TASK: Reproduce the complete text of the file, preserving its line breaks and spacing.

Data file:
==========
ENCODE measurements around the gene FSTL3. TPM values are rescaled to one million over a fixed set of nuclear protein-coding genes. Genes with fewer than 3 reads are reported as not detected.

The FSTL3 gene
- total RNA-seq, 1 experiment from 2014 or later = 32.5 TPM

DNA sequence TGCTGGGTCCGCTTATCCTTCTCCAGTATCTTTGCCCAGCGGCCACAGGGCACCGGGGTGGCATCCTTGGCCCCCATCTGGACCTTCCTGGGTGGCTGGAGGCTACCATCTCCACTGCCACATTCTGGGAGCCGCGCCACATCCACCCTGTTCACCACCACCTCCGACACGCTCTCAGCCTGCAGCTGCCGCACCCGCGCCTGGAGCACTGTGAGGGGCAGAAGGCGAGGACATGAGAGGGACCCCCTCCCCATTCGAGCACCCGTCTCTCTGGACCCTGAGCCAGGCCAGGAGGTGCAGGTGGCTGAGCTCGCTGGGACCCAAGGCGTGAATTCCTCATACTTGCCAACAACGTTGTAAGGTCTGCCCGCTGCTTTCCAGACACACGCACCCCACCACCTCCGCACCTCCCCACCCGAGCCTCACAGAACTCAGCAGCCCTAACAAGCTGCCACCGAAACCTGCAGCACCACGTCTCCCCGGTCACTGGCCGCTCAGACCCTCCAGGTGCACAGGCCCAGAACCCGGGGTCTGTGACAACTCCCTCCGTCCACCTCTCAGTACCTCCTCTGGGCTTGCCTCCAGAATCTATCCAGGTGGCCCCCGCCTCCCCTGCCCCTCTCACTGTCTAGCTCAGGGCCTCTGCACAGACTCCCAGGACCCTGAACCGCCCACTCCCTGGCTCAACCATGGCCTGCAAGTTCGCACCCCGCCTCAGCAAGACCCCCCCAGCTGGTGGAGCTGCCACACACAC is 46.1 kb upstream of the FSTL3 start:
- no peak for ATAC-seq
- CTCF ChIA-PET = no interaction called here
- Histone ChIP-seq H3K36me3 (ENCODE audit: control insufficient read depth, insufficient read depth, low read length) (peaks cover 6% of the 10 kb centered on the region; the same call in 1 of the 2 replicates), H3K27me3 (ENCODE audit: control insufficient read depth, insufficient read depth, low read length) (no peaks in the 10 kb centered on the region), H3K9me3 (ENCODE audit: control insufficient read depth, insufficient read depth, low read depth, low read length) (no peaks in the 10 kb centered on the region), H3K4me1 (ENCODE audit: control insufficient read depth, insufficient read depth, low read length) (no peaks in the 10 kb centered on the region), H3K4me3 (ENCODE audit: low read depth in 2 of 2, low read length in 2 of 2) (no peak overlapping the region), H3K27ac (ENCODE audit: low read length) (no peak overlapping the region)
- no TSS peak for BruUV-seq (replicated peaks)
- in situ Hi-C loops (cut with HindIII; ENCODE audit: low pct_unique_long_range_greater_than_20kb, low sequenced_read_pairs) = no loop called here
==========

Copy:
ENCODE measurements around the gene FSTL3. TPM values are rescaled to one million over a fixed set of nuclear protein-coding genes. Genes with fewer than 3 reads are reported as not detected.

The FSTL3 gene
- total RNA-seq, 1 experiment from 2014 or later = 32.5 TPM

DNA sequence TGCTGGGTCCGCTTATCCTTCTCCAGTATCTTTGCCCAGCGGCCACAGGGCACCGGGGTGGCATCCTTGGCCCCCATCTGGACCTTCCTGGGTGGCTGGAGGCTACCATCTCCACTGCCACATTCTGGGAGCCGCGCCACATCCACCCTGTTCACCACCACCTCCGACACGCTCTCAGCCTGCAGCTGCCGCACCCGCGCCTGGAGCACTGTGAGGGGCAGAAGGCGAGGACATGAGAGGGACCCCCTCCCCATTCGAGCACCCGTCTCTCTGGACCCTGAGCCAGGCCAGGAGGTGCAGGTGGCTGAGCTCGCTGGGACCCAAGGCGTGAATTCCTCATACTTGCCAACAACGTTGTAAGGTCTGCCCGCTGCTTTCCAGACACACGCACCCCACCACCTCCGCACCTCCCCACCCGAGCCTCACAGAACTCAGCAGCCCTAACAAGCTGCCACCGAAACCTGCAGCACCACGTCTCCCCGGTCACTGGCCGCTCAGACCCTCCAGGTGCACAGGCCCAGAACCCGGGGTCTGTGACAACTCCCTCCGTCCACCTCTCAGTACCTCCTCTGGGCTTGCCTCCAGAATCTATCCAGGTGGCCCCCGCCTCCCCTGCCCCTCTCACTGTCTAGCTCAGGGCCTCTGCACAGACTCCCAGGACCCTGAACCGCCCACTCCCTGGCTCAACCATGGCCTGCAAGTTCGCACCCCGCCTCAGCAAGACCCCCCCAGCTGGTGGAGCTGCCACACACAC is 46.1 kb upstream of the FSTL3 start:
- no peak for ATAC-seq
- CTCF ChIA-PET = no interaction called here
- Histone ChIP-seq H3K36me3 (ENCODE audit: control insufficient read depth, insufficient read depth, low read length) (peaks cover 6% of the 10 kb centered on the region; the same call in 1 of the 2 replicates), H3K27me3 (ENCODE audit: control insufficient read depth, insufficient read depth, low read length) (no peaks in the 10 kb centered on the region), H3K9me3 (ENCODE audit: control insufficient read depth, insufficient read depth, low read depth, low read length) (no peaks in the 10 kb centered on the region), H3K4me1 (ENCODE audit: control insufficient read depth, insufficient read depth, low read length) (no peaks in the 10 kb centered on the region), H3K4me3 (ENCODE audit: low read depth in 2 of 2, low read length in 2 of 2) (no peak overlapping the region), H3K27ac (ENCODE audit: low read length) (no peak overlapping the region)
- no TSS peak for BruUV-seq (replicated peaks)
- in situ Hi-C loops (cut with HindIII; ENCODE audit: low pct_unique_long_range_greater_than_20kb, low sequenced_read_pairs) = no loop called here